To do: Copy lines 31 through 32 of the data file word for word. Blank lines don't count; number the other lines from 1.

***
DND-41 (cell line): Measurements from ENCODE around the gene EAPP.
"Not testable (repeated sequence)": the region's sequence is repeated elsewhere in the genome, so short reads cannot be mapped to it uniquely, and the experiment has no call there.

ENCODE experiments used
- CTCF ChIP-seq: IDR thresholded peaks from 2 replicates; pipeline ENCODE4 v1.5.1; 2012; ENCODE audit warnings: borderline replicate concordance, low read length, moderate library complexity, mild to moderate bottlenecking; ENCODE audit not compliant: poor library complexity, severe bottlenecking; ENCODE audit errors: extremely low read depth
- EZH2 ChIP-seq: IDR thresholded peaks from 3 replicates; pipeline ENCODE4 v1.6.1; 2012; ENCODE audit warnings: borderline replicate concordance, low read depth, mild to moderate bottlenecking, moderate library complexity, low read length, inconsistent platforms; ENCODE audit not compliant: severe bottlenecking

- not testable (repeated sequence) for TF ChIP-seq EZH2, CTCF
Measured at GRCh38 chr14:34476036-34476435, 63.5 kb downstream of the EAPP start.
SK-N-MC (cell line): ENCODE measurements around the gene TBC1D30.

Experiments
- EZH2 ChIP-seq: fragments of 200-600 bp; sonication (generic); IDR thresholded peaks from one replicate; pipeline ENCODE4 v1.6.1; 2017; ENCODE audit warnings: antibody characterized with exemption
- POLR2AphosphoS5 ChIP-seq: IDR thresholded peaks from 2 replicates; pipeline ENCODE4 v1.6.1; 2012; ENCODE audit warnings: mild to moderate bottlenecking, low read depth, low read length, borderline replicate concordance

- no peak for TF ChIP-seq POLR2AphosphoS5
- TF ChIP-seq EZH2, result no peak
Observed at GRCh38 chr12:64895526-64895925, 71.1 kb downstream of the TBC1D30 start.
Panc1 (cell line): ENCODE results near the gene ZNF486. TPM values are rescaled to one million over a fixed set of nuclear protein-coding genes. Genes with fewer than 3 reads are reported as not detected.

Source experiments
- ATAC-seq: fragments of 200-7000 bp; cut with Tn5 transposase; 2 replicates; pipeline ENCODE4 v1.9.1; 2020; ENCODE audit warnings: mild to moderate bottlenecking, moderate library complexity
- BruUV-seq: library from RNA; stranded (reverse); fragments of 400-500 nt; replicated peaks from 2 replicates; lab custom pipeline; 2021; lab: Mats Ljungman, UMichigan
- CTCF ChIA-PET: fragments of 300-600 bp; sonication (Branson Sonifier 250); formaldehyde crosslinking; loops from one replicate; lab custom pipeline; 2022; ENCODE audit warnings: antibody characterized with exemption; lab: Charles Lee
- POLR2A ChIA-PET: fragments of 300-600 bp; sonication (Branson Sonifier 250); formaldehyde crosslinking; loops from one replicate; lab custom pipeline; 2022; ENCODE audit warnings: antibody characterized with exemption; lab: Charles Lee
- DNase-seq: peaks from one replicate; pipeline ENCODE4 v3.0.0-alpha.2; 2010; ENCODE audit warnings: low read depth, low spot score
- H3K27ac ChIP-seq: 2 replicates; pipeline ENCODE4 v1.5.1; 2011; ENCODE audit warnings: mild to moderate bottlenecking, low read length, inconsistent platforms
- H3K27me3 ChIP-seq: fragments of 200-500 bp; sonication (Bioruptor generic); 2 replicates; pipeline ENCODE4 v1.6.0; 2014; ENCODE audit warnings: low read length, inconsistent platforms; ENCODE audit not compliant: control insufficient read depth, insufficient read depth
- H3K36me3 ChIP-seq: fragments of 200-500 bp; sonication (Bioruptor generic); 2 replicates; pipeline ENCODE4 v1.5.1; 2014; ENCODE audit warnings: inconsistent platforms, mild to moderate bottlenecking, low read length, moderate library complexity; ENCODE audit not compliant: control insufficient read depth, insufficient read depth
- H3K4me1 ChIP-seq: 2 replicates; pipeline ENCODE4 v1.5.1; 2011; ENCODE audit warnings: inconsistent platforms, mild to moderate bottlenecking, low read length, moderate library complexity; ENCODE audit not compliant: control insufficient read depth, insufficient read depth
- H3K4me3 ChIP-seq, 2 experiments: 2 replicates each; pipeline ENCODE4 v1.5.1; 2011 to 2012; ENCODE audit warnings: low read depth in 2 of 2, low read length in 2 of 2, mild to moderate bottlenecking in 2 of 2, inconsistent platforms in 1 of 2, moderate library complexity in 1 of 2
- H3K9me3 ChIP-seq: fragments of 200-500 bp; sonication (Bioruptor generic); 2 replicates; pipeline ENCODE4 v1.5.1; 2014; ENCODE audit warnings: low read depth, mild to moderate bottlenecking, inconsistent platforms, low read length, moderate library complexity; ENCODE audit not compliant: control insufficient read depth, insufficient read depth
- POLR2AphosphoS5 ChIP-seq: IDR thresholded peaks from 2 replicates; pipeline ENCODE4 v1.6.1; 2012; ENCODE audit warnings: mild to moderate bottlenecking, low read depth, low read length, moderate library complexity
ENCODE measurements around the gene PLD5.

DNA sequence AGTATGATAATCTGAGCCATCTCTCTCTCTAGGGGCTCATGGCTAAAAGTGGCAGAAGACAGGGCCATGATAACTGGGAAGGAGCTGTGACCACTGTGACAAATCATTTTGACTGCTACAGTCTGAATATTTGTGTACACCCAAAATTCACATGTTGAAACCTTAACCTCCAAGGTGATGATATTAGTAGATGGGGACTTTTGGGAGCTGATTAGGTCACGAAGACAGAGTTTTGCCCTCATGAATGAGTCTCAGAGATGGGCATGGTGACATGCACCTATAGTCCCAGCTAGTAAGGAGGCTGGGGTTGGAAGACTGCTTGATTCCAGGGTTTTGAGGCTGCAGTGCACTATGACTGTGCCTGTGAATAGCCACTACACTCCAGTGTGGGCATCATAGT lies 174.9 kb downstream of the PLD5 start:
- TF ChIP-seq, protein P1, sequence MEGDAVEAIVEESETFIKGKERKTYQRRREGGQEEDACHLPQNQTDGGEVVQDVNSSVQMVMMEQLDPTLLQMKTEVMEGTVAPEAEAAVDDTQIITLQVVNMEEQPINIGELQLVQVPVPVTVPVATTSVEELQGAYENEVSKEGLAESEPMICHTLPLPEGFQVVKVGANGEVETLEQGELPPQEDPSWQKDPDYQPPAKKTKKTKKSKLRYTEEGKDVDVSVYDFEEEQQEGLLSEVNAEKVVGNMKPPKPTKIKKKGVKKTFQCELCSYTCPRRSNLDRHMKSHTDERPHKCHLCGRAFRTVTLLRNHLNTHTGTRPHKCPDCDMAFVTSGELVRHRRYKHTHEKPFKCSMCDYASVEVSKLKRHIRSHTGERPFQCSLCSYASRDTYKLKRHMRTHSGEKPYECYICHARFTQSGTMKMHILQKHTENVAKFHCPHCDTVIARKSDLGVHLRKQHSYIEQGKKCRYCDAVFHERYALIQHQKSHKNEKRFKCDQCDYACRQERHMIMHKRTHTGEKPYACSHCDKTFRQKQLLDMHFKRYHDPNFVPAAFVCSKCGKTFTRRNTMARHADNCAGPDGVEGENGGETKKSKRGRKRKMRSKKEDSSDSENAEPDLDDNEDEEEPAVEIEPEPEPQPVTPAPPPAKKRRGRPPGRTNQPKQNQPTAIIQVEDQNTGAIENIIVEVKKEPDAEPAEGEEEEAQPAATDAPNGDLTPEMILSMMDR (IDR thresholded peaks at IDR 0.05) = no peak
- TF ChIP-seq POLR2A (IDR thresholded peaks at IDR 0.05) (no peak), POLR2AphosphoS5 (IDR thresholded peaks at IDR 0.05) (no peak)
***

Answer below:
- TF ChIP-seq, protein P1, sequence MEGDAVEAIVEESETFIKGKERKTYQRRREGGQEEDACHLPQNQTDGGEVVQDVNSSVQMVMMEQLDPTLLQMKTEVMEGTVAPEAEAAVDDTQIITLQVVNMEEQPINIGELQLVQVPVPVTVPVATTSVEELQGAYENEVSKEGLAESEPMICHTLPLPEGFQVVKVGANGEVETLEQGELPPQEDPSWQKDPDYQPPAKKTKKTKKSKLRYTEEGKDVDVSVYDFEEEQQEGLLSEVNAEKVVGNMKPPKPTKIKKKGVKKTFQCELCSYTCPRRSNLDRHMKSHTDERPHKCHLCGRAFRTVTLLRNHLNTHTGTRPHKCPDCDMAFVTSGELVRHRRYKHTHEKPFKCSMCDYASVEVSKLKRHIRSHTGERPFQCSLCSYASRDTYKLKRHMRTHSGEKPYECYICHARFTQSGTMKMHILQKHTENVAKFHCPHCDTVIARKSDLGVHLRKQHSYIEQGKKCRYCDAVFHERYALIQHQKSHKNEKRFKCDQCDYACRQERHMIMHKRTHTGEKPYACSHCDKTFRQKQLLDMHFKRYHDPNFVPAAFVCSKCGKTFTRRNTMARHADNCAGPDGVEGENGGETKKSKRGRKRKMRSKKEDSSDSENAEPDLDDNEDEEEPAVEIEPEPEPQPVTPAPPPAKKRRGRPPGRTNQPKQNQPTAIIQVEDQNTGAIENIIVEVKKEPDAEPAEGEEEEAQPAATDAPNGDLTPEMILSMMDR (IDR thresholded peaks at IDR 0.05) = no peak
- TF ChIP-seq POLR2A (IDR thresholded peaks at IDR 0.05) (no peak), POLR2AphosphoS5 (IDR thresholded peaks at IDR 0.05) (no peak)